Venus Combing Cupid's Hair (c. 1630)
Giovanni da San Giovanni (1592–1636)
Galleria Palazzo Pitti, Florence, Italy
Upon first glance, this is merely the picture of a little boy being groomed by an affectionate mother. But the immature wings on the little boy's shoulders prompt us to see him correctly as Cupid (from Latin Cupido—"desire"), which implies that the woman is actually Venus, the Roman goddess of love, beauty, desire and seduction, among other felicitous ends, and his father is the god of war, Mars. Armed with a small bow, and many arrows—in the quiver at their feet—tipped with uncontrollable desire, Cupid's victims were all innocent. In that context, the subject "Venus Combing Cupid's Hair" is a rather lame excuse for a serious portrait. If we contemplate it from the perspective of a 17th-century viewer, the factual content of it—woman, boy, comb—is pointless, incoherent, and dull. However, then as now the true irony of the scene is hilarious.
In those days every man, woman and child in the known world was intimately acquainted with the flea. No one had any reason to fear it, since more than three hundred years would pass before anyone branded the flea as a vector, a carrier of the deadly bacteria Yersinia pestis, and thus an enabler of natural disasters such as the bubonic ("Black Death"), pneumonic and septicemic pandemics.1
In the practical terms of the times, the flea—or else a body louse—could be an importunate distraction that would ruin the pleasure of young Cupid's unerring marksmanship.
In his paraphrase of the captain's journals as of 26 December 1805 concerning the flea problem, Nicholas Biddle sympathetically summarized their effect on the natives along the lower Columbia. "These animals . . . are so numerous that they are almost a calamity to the Indians of this country."2 Later, however, he referred to the nettlesome insect in a more kindly manner—as a "sagacious" animal.
Noah Webster defined the noun sagacity in 1806 as "quick of scent or thought," which reflects the fact that it was then most commonly used in reference to certain domestic animals, such as Lewis's Newfoundland dog, when their natural intelligence seemed to resonate with, or perhaps even anticipate, that of humans. Even Indians were duly impressed by Lewis's dog, Seaman. Of course, the diminutive size and the now uncivil reputation of the flea makes that conclusion absurd. Maybe Biddle had in mind the popularity of the "flea circus" in England (but not in the Colonies!) beginning in the 16th century,3 so we may as well overlook the subject.
However, although fleas obviously do not have eyes, ears, noses, or brains like dogs or humans, nor do they have skeletal bones to support their muscles and organs, they most certainly can "see," "hear," "smell," and "feel." So, fleas can indeed be "sagacious animals," although only in a sense proportional to their size.
That is to say, the ranges of their options are extremely narrow. For example, a flea has a sensory structure on the back of the last abdominal segment called a sensillum, through which it can sense the approach of enemies or hosts from changes in air currents and vibrations that are transmitted down hair shafts.4 Some miss the mark, but others land firmly on the moving hosts at ankle height or a little above, and swiftly scramble upward away from the glaring sunlight, expecting to plunge into the deep shadows of fur, or feathers, or else—in the case of the Corps of Discovery—the mens' buckskin clothing.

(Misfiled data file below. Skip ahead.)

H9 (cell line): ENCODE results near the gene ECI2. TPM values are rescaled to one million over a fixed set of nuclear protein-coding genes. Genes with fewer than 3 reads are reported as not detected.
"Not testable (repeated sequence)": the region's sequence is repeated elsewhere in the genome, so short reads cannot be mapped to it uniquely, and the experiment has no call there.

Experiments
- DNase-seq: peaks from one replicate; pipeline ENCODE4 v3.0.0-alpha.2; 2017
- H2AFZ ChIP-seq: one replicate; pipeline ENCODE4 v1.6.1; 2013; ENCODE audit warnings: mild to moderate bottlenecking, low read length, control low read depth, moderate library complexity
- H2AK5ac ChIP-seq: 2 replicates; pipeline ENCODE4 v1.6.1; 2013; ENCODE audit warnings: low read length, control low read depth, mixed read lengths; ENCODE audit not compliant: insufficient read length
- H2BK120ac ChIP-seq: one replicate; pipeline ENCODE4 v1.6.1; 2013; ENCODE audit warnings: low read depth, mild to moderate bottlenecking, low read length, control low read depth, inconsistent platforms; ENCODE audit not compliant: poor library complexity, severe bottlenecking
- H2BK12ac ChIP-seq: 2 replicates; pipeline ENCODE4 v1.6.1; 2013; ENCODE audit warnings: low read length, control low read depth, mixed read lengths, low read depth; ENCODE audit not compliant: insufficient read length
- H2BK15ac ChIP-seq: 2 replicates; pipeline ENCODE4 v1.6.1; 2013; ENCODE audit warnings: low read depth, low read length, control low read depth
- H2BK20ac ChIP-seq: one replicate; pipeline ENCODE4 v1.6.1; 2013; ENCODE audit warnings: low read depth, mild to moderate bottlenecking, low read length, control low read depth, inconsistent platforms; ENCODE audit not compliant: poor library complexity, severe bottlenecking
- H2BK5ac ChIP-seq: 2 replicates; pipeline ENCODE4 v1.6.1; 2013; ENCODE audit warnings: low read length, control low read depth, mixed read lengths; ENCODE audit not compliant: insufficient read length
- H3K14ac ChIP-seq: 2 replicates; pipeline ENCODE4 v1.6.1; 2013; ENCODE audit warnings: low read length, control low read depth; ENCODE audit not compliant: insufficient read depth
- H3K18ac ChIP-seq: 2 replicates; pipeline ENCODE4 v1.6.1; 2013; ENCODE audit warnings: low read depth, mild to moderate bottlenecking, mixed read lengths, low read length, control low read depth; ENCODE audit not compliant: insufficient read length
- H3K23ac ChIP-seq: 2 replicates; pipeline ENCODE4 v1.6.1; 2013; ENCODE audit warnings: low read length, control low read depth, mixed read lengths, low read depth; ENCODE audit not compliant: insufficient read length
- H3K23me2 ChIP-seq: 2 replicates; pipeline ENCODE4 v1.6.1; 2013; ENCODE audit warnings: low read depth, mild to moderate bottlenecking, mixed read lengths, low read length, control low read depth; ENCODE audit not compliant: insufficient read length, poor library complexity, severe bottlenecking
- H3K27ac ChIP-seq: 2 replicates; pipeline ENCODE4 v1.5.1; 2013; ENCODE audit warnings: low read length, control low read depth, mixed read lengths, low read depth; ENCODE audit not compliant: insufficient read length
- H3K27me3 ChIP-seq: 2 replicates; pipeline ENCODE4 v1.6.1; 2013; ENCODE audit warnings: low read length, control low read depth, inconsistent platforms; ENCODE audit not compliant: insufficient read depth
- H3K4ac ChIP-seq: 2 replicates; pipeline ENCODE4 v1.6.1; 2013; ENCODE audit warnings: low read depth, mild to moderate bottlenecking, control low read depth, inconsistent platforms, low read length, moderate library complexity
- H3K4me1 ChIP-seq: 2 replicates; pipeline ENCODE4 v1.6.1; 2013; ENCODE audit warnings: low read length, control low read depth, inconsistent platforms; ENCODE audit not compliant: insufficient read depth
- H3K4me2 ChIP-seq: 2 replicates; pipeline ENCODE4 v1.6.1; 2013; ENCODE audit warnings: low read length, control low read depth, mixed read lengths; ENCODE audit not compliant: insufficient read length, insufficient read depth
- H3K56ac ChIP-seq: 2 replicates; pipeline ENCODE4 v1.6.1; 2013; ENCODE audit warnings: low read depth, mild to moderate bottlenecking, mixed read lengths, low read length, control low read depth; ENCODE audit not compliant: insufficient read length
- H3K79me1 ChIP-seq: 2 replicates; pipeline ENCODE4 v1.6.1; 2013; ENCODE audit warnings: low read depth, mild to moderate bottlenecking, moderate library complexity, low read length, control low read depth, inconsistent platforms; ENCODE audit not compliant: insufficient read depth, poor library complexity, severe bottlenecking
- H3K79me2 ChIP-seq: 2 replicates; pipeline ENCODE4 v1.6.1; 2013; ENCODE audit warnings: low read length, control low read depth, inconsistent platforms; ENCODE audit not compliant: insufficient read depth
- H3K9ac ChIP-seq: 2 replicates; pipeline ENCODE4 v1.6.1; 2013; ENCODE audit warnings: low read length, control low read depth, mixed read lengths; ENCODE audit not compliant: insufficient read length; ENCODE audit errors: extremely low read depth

In a flea's instant, the females will deftly inject their siphons into the new host's flesh and begin at once to drink. Within 48 hours, each well-nourished mother-to-be will lay a clutch of between 3 and 8 sticky white eggs somewhere in her host's nest, which, unless destroyed by the hands of the host, within another few hours will hatch into larvae (pronounced either LAHR-vee or LAHRV-eye). Each of the larvae will grow through six instars (Latin for "forms" or "figures," i.e. stages or molts;) before leaving their cocoons to change into imagoes (im-AH-goz), each of which will endure an identical, eons-old, 30-to-45-day cycle of its own.
It is impossible to identify the flea species that held the attention of the Corps of Discovery for most of the six months they spent on the banks of the Lower Columbia River and adjacent seacoasts. And even if the captains had been able to call them by any other name, it would hardly have affected the expedition's history. The captains—and no doubt all the rest of the party, including Sacagawea and Seaman—recognized them immediately and took appropriate steps to deal with them. There was no need for anyone to get down on hands and knees with a "burning glass"—magnifying glasses from the Corps' presents for Indians—and figure out what to call those pests. And no one needed to be assured that these little animals would abandon the expeditions' bodies as soon as they arose in the morning, and that the places to begin exterminating them were the dark folds and crevices of their bunks. The captains simply issued an order concerning the importance of keeping their own huts, beds and selves clean, and compelling each man to catch and kill his own fleas.
- 1. The generic name Yersinia honors the bacterium's Swiss discoverer, Alexandre-Émile-John Yersin (1753–1943), and of the links between its source hosts, usually rodents, and its transmittal by its well-matched vector, the flea. The specific epithet, pestis is Latin for "pestilence."
- 2. History of the Expedition under the Command of Captains Lewis and Clark, Prepared for the press by Paul Allen, Esquire [Edited by Nicholas Biddle.] 2 vols. (Philadelphia: Bradford and Inskeep, 1814), 2:100. Emphasis added.
- 3. Brendan Lehane, The Compleat Flea, (London, John Murray, 1969), 56–64.
- 4. Alan Gunn and Sarah Jane Pitt, Parasitology: An Integrated Approach (Chichester, West Sussex: John Wiley & Sons, 2012), 160.